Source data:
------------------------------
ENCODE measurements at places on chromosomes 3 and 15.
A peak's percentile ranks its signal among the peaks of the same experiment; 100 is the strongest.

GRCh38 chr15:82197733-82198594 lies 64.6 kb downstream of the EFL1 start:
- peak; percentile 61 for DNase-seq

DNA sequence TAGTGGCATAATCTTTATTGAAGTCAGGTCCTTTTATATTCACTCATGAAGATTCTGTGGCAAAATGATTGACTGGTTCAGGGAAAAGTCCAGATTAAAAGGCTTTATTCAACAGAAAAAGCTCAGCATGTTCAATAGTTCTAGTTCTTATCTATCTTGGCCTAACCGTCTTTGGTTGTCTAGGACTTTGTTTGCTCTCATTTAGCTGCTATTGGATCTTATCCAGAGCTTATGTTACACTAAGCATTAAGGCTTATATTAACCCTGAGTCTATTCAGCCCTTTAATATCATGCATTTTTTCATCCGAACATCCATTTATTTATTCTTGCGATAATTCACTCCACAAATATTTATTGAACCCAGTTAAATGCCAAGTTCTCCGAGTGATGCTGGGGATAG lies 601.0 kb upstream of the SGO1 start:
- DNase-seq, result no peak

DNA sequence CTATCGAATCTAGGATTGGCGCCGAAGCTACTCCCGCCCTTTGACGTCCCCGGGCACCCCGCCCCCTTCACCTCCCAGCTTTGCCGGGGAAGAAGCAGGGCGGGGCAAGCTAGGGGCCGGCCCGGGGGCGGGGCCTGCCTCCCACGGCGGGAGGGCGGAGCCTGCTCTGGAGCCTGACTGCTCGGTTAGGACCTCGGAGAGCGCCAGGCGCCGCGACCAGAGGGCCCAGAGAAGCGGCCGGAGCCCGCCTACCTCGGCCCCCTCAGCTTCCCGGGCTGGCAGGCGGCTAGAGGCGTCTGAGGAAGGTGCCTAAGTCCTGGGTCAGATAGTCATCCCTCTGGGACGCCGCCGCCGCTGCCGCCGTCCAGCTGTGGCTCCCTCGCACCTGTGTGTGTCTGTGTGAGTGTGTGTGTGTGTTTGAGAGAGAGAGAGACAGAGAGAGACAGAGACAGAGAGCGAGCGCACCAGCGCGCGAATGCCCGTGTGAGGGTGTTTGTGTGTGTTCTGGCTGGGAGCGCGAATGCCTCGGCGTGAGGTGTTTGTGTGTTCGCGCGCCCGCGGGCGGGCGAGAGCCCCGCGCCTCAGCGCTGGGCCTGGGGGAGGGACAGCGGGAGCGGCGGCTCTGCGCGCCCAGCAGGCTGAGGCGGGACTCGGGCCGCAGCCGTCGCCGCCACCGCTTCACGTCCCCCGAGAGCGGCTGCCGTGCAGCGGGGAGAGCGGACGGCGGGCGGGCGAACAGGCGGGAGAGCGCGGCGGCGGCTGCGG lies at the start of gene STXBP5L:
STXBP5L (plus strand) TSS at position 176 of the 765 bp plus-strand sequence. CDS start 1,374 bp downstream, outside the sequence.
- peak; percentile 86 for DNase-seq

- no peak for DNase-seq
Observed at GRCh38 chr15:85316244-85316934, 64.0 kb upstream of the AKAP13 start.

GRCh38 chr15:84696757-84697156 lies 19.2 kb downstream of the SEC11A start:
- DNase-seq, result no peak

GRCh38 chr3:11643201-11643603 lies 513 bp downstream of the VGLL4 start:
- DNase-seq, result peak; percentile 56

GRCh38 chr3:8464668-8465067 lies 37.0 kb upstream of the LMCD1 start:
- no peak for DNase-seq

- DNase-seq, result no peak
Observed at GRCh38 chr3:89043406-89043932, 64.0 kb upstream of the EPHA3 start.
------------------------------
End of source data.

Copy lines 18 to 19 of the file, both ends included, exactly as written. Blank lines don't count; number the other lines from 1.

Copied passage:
- DNase-seq, result no peak
Observed at GRCh38 chr3:89043406-89043932, 64.0 kb upstream of the EPHA3 start.